“My neighbor was recently diagnosed with cancer. Unlike me, he has no family; he is an older gentleman who lives alone with his dog. When we spoke, I could tell he was confused and overwhelmed by all the information his doctors threw at him. He has to travel 2 hours each way to get to some appointments. I could see in his face that he was sinking and I was grateful to be able to throw him a life preserver. I told him about the Health Alliance Oncology Support Program, about the social workers who will sit with him and come to appointments with him. His face lit up when I mentioned the possible assistance with gas and groceries. We didn’t even get into the healthy lifestyle and exercise classes, cooking and gardening programs, and great writing and art classes too. I know there are so many people like my neighbor who may struggle without the support of family and a network of friends. The Oncology Support Program is there for people like him.

I didn’t really come into the OSP fold when I was freshly diagnosed. I turned to writing my blog, Melissa’s Healing Hope, as a way to process and heal emotionally. I tried attending a group at OSP early on, but ­­ didn’t identify myself as a survivor because I hadn’t survived anything yet, that dark cloak of surgery and treatments still about to fall. While the ladies in the group were very kind, I felt out of touch as a younger person with cancer.

It was after treatment ended that I found myself back at the Oncology Support Program. With a head full of soft peach fuzz, I struggled to make my post cancer life fit into something recognizable. I wondered who I was now and how to continue living with this cloud of fear and uncertainty looming over me as a survivor of hereditary breast cancer. At that time I was acutely feeling the lack of a young women’s support group in the area and considered starting a group of my own when I learned that a new Young Women’s Support group had just formed at the OSP. ­I found harbor there. There was safety and a normalizing just being with people who KNOW… who get the sacrifices of being a younger person with cancer, who know the exquisite pain of uncertainty. In this space I began to no longer feel like I was barely surviving, but found my new footing as a Thriver!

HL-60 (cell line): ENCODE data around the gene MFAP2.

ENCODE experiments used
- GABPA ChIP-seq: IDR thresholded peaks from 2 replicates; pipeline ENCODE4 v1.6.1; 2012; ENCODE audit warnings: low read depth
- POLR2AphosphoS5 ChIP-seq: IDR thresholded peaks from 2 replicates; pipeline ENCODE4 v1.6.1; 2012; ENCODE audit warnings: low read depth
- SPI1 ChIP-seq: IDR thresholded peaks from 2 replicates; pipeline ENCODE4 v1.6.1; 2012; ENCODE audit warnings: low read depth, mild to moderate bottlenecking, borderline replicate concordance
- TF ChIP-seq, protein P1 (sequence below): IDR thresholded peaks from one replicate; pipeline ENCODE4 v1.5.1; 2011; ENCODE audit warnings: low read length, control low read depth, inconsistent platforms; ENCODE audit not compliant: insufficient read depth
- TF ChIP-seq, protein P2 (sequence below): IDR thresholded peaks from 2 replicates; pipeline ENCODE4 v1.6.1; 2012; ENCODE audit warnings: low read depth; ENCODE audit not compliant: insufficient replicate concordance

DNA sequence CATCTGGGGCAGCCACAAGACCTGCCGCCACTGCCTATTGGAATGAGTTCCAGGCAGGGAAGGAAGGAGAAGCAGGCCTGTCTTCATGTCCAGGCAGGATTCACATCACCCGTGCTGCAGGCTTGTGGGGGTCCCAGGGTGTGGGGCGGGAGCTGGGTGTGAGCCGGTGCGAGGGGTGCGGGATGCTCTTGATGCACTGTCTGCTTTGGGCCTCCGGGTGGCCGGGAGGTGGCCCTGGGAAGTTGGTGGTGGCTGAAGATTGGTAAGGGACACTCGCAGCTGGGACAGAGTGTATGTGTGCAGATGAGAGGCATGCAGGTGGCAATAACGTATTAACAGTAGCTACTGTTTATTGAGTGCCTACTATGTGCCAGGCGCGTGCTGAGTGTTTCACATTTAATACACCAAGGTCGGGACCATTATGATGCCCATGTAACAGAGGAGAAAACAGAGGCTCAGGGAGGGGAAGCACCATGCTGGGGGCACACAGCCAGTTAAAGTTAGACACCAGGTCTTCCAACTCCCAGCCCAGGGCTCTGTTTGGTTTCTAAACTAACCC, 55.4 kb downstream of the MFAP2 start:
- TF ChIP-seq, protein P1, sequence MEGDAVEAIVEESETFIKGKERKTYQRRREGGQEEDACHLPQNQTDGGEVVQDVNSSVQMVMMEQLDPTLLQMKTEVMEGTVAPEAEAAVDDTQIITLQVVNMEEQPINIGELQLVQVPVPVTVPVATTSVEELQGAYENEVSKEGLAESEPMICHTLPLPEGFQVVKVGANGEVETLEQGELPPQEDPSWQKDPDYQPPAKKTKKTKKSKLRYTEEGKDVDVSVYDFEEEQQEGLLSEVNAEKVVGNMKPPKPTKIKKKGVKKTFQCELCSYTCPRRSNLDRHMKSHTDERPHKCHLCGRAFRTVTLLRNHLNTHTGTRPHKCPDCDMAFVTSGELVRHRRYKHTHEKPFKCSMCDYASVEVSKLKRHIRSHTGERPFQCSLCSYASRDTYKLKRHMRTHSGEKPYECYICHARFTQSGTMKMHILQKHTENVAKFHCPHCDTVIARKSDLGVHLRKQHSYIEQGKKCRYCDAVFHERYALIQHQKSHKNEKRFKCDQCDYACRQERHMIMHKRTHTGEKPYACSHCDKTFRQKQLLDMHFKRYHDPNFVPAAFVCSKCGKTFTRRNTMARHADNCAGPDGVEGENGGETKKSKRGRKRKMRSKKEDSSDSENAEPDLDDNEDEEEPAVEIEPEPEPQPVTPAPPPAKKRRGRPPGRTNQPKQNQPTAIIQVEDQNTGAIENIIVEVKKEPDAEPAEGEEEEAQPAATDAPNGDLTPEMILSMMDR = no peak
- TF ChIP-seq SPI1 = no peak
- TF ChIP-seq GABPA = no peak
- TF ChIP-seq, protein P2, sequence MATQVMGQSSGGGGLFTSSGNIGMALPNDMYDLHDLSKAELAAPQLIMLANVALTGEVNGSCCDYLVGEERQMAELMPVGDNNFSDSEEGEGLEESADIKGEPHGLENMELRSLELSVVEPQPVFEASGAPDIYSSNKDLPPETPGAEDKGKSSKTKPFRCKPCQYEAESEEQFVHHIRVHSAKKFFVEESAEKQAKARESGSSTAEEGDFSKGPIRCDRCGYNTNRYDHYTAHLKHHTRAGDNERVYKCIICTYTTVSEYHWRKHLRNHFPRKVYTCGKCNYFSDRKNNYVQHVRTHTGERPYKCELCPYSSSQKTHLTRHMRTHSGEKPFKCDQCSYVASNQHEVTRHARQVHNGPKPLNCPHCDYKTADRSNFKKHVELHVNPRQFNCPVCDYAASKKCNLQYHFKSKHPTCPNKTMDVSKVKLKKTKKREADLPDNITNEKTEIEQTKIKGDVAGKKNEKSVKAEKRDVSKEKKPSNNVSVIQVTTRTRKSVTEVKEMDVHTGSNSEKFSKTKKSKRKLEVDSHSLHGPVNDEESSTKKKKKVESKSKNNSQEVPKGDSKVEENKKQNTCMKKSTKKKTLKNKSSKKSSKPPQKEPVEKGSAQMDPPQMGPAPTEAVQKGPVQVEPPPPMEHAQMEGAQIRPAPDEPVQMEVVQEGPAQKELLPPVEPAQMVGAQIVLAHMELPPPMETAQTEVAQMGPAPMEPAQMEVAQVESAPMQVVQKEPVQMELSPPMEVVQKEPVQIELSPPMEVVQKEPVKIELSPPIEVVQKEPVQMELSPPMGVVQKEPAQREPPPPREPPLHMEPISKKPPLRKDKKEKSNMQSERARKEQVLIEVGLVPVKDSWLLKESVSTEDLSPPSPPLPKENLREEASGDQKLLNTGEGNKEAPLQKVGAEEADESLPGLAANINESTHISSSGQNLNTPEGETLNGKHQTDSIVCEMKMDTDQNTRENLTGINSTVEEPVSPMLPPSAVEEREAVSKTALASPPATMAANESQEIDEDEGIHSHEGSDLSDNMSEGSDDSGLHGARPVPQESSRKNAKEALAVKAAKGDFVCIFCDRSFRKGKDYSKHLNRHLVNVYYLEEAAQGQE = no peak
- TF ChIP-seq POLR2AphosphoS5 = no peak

Instead of getting lost in the “What-If’s of a post cancer life, what keeps me going is my mission to give back. I give what I have and that is my time. I do this through my work as a Life Coach holding space for other people’s search for a fulfilling and meaningful life, and in sharing my voice through writing. I have recently started to co-facilitate that same young women’s support group that was my safe harbor, and just this week completed the Nurturing Neighbor training program that offers peer mentorship to other people diagnosed with cancer. I can never un-do this cancer experience, and I will never be who I was before all of this, but I like to think that I now have this gift of experience and authentic compassion, that I can show up and be there for others who are diagnosed with cancer or met with other life challenges, so they won’t feel so isolated and alone.

But there are other ways, very tangible ways to give. Giving gives back to the Giver. When you support the Oncology Support Program through the Health Alliance Foundation your charitable contributions improve the lives of people living with cancer here in the Hudson Valley. Thank you!”

…So where is the need at and who is answering the call right in your own backyard? Find out how you can help. I have previously written about shady foundations  who pocket large percentages of charitable contributions. What I love about the Health Alliance Foundation is that 100% of the donations go directly to the local people it serves, so that residents of the Hudson Valley hopefully never have to choose between having a treatment or skipping it to pay the electric bill.

Thank you for taking the time to read this!